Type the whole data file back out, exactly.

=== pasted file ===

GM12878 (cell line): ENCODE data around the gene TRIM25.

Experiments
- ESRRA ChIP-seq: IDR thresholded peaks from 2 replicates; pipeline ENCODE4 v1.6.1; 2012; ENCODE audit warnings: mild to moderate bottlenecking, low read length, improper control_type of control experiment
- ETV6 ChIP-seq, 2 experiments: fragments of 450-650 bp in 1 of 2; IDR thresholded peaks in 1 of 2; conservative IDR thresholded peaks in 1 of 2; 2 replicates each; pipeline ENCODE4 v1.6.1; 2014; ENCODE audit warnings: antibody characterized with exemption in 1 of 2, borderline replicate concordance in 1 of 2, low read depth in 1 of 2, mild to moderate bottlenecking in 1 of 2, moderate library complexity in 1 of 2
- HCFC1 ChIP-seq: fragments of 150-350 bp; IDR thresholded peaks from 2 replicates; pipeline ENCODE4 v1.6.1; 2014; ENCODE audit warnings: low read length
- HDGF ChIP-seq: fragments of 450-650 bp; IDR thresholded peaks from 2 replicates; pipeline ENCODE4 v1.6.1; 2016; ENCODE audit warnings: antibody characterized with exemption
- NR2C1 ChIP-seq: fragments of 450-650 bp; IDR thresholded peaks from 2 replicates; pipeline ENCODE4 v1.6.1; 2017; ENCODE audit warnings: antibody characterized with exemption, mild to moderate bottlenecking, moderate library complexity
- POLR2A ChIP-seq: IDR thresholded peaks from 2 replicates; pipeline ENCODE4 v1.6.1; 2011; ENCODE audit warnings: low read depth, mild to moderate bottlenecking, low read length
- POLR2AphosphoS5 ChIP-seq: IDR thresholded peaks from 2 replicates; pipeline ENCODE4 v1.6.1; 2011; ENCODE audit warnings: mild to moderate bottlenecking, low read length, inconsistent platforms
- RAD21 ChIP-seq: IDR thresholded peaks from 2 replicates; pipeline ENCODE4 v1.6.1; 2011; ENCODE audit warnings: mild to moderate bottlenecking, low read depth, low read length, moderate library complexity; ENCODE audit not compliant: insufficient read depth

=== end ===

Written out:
GM12878 (cell line): ENCODE data around the gene TRIM25.

Experiments
- ESRRA ChIP-seq: IDR thresholded peaks from 2 replicates; pipeline ENCODE4 v1.6.1; 2012; ENCODE audit warnings: mild to moderate bottlenecking, low read length, improper control_type of control experiment
- ETV6 ChIP-seq, 2 experiments: fragments of 450-650 bp in 1 of 2; IDR thresholded peaks in 1 of 2; conservative IDR thresholded peaks in 1 of 2; 2 replicates each; pipeline ENCODE4 v1.6.1; 2014; ENCODE audit warnings: antibody characterized with exemption in 1 of 2, borderline replicate concordance in 1 of 2, low read depth in 1 of 2, mild to moderate bottlenecking in 1 of 2, moderate library complexity in 1 of 2
- HCFC1 ChIP-seq: fragments of 150-350 bp; IDR thresholded peaks from 2 replicates; pipeline ENCODE4 v1.6.1; 2014; ENCODE audit warnings: low read length
- HDGF ChIP-seq: fragments of 450-650 bp; IDR thresholded peaks from 2 replicates; pipeline ENCODE4 v1.6.1; 2016; ENCODE audit warnings: antibody characterized with exemption
- NR2C1 ChIP-seq: fragments of 450-650 bp; IDR thresholded peaks from 2 replicates; pipeline ENCODE4 v1.6.1; 2017; ENCODE audit warnings: antibody characterized with exemption, mild to moderate bottlenecking, moderate library complexity
- POLR2A ChIP-seq: IDR thresholded peaks from 2 replicates; pipeline ENCODE4 v1.6.1; 2011; ENCODE audit warnings: low read depth, mild to moderate bottlenecking, low read length
- POLR2AphosphoS5 ChIP-seq: IDR thresholded peaks from 2 replicates; pipeline ENCODE4 v1.6.1; 2011; ENCODE audit warnings: mild to moderate bottlenecking, low read length, inconsistent platforms
- RAD21 ChIP-seq: IDR thresholded peaks from 2 replicates; pipeline ENCODE4 v1.6.1; 2011; ENCODE audit warnings: mild to moderate bottlenecking, low read depth, low read length, moderate library complexity; ENCODE audit not compliant: insufficient read depth